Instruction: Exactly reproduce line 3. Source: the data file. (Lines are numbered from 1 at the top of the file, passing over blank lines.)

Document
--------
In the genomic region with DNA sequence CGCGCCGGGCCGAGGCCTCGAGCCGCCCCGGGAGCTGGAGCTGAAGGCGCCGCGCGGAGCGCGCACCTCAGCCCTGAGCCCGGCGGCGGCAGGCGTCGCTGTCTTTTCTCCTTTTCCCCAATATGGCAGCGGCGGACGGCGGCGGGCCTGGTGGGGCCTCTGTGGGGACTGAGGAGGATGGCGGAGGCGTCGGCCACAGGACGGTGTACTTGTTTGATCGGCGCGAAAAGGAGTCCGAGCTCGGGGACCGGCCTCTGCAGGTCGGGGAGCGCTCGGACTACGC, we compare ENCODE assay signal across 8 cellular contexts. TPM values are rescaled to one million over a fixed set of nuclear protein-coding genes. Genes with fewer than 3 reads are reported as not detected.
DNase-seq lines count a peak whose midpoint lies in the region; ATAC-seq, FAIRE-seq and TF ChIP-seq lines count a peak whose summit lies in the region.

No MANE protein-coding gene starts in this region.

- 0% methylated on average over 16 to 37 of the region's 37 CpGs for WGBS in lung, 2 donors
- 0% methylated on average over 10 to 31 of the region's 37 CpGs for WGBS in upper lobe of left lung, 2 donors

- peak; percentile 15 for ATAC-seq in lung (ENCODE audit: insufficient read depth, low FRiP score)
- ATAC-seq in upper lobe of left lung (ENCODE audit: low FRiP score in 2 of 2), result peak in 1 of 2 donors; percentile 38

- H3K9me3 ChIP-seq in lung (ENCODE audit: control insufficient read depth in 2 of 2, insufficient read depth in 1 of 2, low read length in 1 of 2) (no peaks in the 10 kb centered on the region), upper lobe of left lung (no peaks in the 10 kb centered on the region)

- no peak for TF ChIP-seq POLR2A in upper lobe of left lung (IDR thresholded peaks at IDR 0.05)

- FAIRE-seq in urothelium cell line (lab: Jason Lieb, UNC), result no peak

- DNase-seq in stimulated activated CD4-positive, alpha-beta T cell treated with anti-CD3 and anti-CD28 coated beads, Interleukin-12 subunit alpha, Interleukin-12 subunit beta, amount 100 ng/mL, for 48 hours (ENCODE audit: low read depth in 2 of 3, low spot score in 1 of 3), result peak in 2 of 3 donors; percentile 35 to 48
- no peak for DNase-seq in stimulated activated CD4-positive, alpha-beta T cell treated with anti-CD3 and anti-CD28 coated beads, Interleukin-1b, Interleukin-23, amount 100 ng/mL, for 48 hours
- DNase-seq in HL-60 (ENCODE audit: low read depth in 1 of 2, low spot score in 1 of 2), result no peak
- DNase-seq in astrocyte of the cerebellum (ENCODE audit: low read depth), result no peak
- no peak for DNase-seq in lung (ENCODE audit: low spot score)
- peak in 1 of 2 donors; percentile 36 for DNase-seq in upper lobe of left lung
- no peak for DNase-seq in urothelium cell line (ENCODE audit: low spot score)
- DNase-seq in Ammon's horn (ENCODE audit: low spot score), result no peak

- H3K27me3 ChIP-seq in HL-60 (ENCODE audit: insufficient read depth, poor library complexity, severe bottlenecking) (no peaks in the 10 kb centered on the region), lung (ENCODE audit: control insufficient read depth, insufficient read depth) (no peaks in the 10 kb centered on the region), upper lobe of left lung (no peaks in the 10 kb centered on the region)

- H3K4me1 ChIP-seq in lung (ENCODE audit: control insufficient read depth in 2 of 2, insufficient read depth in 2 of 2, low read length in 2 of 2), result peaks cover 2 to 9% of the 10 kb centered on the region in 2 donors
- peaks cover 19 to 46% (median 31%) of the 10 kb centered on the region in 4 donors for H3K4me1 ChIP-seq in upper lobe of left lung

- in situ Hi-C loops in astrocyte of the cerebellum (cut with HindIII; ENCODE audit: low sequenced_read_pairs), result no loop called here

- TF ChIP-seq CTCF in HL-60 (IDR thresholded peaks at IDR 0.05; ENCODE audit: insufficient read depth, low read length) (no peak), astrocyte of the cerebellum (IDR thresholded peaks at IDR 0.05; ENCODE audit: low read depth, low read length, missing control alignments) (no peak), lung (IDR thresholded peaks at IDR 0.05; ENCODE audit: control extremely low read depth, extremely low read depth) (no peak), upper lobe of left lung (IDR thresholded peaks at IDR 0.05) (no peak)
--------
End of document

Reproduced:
No MANE protein-coding gene starts in this region.